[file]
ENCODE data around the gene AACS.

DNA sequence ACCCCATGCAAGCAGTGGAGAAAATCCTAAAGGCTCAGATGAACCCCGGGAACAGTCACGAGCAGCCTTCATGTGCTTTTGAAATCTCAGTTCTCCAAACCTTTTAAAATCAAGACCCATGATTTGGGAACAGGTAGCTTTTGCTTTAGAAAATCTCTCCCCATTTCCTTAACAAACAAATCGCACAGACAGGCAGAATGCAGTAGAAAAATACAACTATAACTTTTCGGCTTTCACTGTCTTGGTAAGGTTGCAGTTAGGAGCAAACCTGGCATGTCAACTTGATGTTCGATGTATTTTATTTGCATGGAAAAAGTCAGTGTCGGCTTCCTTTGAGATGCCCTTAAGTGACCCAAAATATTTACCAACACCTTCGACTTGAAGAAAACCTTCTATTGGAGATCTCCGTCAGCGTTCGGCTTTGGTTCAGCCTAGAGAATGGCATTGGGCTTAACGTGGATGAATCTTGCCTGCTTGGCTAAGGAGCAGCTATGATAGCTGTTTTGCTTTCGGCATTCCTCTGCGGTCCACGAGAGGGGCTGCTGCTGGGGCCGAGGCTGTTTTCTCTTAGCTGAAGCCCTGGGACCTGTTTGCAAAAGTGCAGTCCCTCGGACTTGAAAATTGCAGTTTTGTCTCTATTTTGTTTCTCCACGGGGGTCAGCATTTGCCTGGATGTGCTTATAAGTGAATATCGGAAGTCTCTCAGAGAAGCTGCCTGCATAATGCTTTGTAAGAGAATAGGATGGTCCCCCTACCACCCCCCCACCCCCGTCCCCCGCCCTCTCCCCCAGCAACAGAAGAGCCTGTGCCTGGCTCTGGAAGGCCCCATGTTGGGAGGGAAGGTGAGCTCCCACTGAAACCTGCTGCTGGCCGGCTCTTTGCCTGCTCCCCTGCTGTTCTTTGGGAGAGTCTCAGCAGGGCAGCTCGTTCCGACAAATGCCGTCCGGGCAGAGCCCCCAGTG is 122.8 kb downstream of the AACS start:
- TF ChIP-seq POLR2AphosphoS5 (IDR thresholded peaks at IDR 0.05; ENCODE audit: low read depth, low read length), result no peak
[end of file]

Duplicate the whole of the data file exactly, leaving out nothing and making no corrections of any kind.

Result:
ENCODE data around the gene AACS.

DNA sequence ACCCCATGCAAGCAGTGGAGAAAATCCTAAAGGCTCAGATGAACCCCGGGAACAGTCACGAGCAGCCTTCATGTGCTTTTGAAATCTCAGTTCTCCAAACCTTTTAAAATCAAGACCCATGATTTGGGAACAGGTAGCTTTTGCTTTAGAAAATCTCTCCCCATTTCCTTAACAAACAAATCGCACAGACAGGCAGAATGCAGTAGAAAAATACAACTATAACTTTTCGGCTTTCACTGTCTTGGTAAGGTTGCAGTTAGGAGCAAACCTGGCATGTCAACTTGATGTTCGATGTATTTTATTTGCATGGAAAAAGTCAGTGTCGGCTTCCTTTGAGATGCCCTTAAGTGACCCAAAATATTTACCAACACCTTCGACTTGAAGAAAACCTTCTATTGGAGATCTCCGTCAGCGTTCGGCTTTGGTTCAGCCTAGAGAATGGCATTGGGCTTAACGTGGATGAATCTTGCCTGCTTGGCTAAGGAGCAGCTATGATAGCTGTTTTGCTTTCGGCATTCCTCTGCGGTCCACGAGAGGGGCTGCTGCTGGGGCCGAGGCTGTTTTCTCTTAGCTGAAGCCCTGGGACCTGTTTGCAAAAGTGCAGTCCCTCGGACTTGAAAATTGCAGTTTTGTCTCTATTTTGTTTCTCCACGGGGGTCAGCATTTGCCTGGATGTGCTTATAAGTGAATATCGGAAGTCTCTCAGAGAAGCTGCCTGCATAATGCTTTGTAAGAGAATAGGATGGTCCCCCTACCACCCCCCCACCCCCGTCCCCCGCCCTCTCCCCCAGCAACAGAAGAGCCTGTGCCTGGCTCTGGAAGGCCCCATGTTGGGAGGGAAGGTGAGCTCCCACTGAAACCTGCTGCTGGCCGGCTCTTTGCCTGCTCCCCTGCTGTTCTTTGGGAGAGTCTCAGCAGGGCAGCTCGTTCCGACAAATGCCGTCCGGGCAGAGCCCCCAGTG is 122.8 kb downstream of the AACS start:
- TF ChIP-seq POLR2AphosphoS5 (IDR thresholded peaks at IDR 0.05; ENCODE audit: low read depth, low read length), result no peak